DR Congo forces kill at least 36 Burundi refugees

At least 36 Burundian refugees were killed and 117 wounded in clashes with Congolese security forces who allegedly fired indiscriminately at protesters on September 15 in Congo’s South Kivu province.

The clashes erupted in Kamanyola in Congo’s South Kivu province when Citing “credible reports” received by the peacekeeping mission, Maman Sidikou the U.N. envoy to Congo said that the Burundian refugees and asylum-seekers protested the expulsion of four of their countrymen from Congo.He added that he death of the Congolese army officer led to “the escalation of violence.”

The U.N. envoy called for a swift investigation and urged Congo’s security forces to use force as a last resort.

Congo’s government says it is opening an investigation to establish the facts and true identity of the “supposed refugees,” spokesman Lambert Mende said.

Roughly 44,000 refugees from Burundi are sheltering in Congo. Many fled political violence at home in 2015, when President Pierre Nkurunziza successfully pursued a disputed third term amid deadly protests.

The Congolese government, the U.N refugee agency and the U.N. peacekeeping mission in Congo “have deployed teams on site to shed light on everything that happened,” said the coordinator of the U.N. Communications Group in Congo, Florence Marchal.

Sources: Al Jazeera, ABC News, The Independent Uganda

Oil exploration threatens Africa’s oldest national park

A family of Mountain gorillas at the Virunga National Park in the Democratic Republic of Congo. Photo: WWF

Africa, home to diverse wild life and national parks, has become increasingly interesting for the global oil industry.  Countries like the Democratic Republic of Congo, that could easily earn $1.1 billion without crude production, has passed a bill that allows oil companies to drill inside one of Africa’s oldest national sanctuaries, The Virunga National Park. This was done in spite of knowing the fact that it would have devastating environment effects on the local communities and more importantly, on the wildlife in the region.

Soco International Plc (SAI), a UK-based oil company that has moved their drilling inside the Virunga, has proved to instigate direct threat on Congo’s rare mountain gorilla. Although France’s Total SA (FP) has committed not to drill in the park, it has oil blocks that overlap with Virunga located in eastern Congo.

“Oil extraction here could have devastating consequences for local communities that rely on Virunga for fish, drinking water and their other needs,” said Raymond Lumbuenamo, Congo country director for World Wildlife Fund (WWF). While speaking to The Guardian, he also added that while the gorillas are safe at present, the chances of the park generating of $400 million a year, to ensure continued protection, is remote.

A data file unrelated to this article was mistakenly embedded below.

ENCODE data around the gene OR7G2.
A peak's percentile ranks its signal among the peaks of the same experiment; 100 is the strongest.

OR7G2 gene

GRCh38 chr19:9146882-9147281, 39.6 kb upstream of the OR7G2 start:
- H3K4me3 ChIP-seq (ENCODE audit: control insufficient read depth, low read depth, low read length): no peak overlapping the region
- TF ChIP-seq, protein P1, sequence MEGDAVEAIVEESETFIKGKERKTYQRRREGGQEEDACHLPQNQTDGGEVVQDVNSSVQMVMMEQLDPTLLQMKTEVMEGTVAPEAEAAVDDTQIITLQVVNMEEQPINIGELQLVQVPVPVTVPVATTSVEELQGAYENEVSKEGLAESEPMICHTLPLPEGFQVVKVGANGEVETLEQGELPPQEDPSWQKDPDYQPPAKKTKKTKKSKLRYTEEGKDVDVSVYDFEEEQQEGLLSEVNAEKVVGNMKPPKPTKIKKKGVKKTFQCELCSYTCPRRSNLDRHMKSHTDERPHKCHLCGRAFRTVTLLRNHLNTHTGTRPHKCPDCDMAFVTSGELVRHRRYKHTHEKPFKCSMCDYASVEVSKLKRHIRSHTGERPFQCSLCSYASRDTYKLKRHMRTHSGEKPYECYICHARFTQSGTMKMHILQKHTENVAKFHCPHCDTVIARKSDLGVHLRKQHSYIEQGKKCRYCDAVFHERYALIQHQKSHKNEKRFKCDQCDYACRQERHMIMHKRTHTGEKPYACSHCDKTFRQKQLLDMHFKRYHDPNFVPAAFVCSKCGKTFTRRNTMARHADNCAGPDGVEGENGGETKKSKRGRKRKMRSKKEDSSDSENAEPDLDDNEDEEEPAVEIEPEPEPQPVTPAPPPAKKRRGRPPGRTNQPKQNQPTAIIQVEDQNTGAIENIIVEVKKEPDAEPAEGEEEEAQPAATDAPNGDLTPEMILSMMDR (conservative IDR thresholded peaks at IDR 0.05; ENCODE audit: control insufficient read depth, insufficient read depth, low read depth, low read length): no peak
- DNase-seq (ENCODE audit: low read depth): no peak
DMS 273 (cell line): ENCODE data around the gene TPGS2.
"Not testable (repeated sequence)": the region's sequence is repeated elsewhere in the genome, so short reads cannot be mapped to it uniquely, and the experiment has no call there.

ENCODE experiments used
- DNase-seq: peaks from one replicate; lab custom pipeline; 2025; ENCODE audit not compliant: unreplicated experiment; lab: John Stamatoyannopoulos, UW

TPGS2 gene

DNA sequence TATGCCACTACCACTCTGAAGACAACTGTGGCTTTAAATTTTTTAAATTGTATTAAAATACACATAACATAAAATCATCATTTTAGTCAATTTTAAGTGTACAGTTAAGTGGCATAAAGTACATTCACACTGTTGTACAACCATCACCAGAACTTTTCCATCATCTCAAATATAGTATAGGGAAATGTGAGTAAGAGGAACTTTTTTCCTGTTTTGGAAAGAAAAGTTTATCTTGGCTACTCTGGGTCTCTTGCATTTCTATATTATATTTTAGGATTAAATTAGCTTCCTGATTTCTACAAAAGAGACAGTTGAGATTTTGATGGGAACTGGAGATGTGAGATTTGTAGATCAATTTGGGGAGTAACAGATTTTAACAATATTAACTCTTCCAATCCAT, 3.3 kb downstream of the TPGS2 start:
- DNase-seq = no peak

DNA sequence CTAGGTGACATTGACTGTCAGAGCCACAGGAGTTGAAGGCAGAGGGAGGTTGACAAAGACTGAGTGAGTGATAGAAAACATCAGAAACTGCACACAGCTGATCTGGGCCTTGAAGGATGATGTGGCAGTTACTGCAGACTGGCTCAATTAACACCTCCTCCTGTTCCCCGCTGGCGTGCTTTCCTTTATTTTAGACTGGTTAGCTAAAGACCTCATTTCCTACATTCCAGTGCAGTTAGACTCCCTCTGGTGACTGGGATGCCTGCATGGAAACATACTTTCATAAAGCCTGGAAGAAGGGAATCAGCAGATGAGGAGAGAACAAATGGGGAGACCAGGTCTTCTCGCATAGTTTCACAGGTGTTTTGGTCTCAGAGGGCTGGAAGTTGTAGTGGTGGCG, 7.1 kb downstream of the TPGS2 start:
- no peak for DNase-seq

Lumbuenamo accepted that it would be difficult to make that kind of money as published in WWF report on Thursday as the security situation at Virunga is already bad. Scuffles with rebel forces inside the park are common and the UN is doing its best to curb such incidents. Oil drilling in Africa is prone to terror attacks as valuable crude oil becomes a contention of power for politicians and bureaucrats. Lumbuenamo assured that developing Virunga for oil will not make anything better.

A worker in the Niger Delta cleans up an oil spill. Photo: National Geographic
A worker in the Niger Delta cleans up an oil spill. Photo: National Geographic

The report published by the WWF explained that the Congo Park was self-sustainable just by depending on tourism, hydro power and carbon credits. In June this year, the UNESCO World Heritage Site has called for cancellation of all Virunga oil permits and appealed to oil extractors Total SA and Soco International Plc not to undertake exploration in world heritage site.  Congo is believed to be conducting a strategic assessment of the 800,000-hectare park, which is being funded by European Union.

The falling standards of the Virunga has prompted officials into consideration to drop the World Heritage Status from the national park, which may leave it even more vulnerable to oil lobbyists. In the recent decades, powerful economies of the world have turned to Africa in search of natural resources to sustain their blossoming economies. China is leading the chase with over $2 billion investments in countries like Mali alone.

As Virunga prepares for the worst, agencies are doing their best to prevent the interests of companies like Soco from endangering already diminishing natural fauna in their ‘pursuit of more’ and turning Virunga into an environmental disaster like the Niger Valley.